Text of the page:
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The Dynamic of a River Model Bacterial Community in Two Different Media Reveals a Divergent Succession and an Enhanced Growth of Most Strains Compared to Monocultures

  • Lise Goetghebuer
  • Mathias Bonal
  • Karoline Faust
  • Pierre Servais
  • Isabelle F. GeorgeEmail author
Microbiology of Aquatic Systems

Abstract

The dynamic of a community of 20 bacterial strains isolated from river water was followed in R2 broth and in autoclaved river water medium for 27 days in batch experiments. At an early stage of incubation, a fast-growing specialist strain, Acinetobater sp., dominated the community in both media. Later on, the community composition in both media diverged but was highly reproducible across replicates. In R2, several strains previously reported to degrade multiple simple carbon sources prevailed. In autoclaved river water, the community was more even and became dominated by several strains growing faster or exclusively in that medium. Those strains have been reported in the literature to degrade complex compounds. Their growth rate in the community was 1.5- to 7-fold greater than that observed in monoculture. Furthermore, those strains developed simultaneously in the community. Together, our results suggest the existence of cooperative interactions within the community incubated in autoclaved river water.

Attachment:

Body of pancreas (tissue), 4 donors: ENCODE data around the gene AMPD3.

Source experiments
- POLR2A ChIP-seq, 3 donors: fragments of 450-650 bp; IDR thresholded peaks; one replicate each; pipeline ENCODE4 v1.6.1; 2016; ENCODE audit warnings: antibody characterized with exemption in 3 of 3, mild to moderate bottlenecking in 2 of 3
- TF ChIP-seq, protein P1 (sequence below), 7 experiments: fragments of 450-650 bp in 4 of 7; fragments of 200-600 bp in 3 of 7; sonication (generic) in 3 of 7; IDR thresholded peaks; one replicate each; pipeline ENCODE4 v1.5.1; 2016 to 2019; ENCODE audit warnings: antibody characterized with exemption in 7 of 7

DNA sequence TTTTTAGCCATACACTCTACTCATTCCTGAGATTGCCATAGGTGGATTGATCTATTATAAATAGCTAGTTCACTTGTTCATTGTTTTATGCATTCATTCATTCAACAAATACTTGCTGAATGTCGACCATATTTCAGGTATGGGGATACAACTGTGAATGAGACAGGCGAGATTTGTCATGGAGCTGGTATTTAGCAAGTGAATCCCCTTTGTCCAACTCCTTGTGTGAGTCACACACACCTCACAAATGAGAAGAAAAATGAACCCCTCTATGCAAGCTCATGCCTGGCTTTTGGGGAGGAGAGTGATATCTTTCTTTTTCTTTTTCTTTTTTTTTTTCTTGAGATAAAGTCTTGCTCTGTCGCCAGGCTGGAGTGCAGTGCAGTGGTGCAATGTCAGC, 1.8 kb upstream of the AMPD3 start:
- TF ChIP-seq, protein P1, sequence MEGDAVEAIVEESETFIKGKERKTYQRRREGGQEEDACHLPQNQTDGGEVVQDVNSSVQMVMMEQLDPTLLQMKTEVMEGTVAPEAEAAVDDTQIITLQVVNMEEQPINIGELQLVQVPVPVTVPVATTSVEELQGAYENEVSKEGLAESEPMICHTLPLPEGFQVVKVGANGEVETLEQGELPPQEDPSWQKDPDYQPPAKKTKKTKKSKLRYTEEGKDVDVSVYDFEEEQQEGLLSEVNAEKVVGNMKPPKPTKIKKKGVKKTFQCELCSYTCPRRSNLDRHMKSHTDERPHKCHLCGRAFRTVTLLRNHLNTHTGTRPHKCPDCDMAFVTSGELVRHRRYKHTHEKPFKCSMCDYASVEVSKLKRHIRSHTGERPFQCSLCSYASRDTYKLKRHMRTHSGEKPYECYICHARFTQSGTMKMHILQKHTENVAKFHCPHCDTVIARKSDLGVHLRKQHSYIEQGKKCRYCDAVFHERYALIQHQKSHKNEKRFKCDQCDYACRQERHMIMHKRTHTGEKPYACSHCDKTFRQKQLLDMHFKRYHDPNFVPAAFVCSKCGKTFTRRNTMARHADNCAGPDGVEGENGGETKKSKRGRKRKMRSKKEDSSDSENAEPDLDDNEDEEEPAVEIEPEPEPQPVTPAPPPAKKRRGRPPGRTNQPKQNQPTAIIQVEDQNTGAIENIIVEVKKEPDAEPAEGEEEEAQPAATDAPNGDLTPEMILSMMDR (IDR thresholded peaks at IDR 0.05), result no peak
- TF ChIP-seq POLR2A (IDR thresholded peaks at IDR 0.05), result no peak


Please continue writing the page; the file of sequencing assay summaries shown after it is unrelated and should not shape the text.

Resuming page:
Keywords

River Bacteria Model community Growth rate Interactions 

Notes

Acknowledgments

The authors thank Adriana Anzil for her contribution to the experimental work. They also thank the reviewers for their careful reading of the manuscript and their constructive comments to improve it.

Funding information

This work was supported by the Fonds National de la Recherche Scientifique FRS-FNRS in the scope of the project “DYNAMO” [T.1037.14].

Supplementary material

248_2019_1322_MOESM1_ESM.docx (36 kb)
ESM 1 (DOCX 36 kb)
248_2019_1322_MOESM2_ESM.docx (130 kb)
ESM 2 (DOCX 129 kb)

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Authors and Affiliations

  1. 1.Ecology of Aquatic SystemsUniversité libre de BruxellesBrusselsBelgium
  2. 2.Laboratory of Molecular Bacteriology (Rega Institute)Katholieke Universiteit LeuvenLeuvenBelgium

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